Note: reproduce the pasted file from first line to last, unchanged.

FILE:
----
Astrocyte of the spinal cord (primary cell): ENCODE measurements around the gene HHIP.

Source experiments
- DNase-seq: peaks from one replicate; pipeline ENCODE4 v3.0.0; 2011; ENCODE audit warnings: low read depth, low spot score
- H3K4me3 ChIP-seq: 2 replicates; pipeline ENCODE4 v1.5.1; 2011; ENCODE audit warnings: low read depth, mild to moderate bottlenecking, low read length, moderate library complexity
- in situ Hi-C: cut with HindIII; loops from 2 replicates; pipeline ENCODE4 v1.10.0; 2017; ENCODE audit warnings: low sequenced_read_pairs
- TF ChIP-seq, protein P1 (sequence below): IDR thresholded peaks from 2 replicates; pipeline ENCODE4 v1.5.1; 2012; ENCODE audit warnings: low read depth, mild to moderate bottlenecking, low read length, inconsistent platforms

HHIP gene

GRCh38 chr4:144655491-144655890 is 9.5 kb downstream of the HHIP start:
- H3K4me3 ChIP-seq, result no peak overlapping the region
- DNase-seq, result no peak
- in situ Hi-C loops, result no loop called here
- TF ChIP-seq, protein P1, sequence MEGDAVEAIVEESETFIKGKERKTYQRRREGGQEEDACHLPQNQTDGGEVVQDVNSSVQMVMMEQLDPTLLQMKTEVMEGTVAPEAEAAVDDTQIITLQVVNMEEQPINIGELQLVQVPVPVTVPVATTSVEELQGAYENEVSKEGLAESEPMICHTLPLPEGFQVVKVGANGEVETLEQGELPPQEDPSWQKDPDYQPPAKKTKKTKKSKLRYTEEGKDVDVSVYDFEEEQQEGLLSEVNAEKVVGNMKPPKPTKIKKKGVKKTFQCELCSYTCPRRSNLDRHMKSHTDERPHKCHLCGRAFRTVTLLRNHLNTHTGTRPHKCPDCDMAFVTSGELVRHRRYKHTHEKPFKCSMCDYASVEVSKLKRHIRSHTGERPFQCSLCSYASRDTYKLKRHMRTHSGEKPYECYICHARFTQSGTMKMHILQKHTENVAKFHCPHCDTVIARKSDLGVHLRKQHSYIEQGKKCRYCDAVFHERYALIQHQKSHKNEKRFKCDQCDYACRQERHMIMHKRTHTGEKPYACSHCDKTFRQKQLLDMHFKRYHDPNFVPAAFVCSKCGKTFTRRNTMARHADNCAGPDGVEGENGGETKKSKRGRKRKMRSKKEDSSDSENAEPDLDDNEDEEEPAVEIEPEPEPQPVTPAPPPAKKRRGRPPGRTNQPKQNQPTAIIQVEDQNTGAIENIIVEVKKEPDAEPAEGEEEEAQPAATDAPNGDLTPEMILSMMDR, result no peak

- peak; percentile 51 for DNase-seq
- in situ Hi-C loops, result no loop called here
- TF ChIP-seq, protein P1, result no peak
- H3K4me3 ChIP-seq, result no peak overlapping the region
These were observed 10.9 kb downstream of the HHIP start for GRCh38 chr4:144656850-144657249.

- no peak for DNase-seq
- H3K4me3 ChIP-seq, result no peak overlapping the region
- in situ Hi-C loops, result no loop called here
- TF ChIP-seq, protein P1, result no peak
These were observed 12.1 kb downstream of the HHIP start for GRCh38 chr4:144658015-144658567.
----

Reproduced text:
Astrocyte of the spinal cord (primary cell): ENCODE measurements around the gene HHIP.

Source experiments
- DNase-seq: peaks from one replicate; pipeline ENCODE4 v3.0.0; 2011; ENCODE audit warnings: low read depth, low spot score
- H3K4me3 ChIP-seq: 2 replicates; pipeline ENCODE4 v1.5.1; 2011; ENCODE audit warnings: low read depth, mild to moderate bottlenecking, low read length, moderate library complexity
- in situ Hi-C: cut with HindIII; loops from 2 replicates; pipeline ENCODE4 v1.10.0; 2017; ENCODE audit warnings: low sequenced_read_pairs
- TF ChIP-seq, protein P1 (sequence below): IDR thresholded peaks from 2 replicates; pipeline ENCODE4 v1.5.1; 2012; ENCODE audit warnings: low read depth, mild to moderate bottlenecking, low read length, inconsistent platforms

HHIP gene

GRCh38 chr4:144655491-144655890 is 9.5 kb downstream of the HHIP start:
- H3K4me3 ChIP-seq, result no peak overlapping the region
- DNase-seq, result no peak
- in situ Hi-C loops, result no loop called here
- TF ChIP-seq, protein P1, sequence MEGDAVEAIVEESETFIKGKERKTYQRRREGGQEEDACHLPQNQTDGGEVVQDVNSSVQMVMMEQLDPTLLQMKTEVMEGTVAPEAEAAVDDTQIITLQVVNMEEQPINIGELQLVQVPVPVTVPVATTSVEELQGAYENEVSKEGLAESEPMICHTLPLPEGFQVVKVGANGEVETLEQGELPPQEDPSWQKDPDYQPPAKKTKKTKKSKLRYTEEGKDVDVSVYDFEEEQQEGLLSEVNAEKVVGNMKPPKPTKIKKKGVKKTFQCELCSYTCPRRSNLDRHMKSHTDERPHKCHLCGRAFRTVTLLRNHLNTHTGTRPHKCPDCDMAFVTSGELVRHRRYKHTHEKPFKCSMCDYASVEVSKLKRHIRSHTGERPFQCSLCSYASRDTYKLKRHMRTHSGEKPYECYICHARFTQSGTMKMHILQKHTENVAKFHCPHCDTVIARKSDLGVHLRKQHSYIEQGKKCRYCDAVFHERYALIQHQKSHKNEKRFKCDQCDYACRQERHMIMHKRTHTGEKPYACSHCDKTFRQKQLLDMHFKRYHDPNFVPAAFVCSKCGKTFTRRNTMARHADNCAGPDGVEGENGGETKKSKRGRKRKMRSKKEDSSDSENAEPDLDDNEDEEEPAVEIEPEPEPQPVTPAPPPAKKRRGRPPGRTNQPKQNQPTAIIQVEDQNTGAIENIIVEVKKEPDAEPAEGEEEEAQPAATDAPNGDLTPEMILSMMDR, result no peak

- peak; percentile 51 for DNase-seq
- in situ Hi-C loops, result no loop called here
- TF ChIP-seq, protein P1, result no peak
- H3K4me3 ChIP-seq, result no peak overlapping the region
These were observed 10.9 kb downstream of the HHIP start for GRCh38 chr4:144656850-144657249.

- no peak for DNase-seq
- H3K4me3 ChIP-seq, result no peak overlapping the region
- in situ Hi-C loops, result no loop called here
- TF ChIP-seq, protein P1, result no peak
These were observed 12.1 kb downstream of the HHIP start for GRCh38 chr4:144658015-144658567.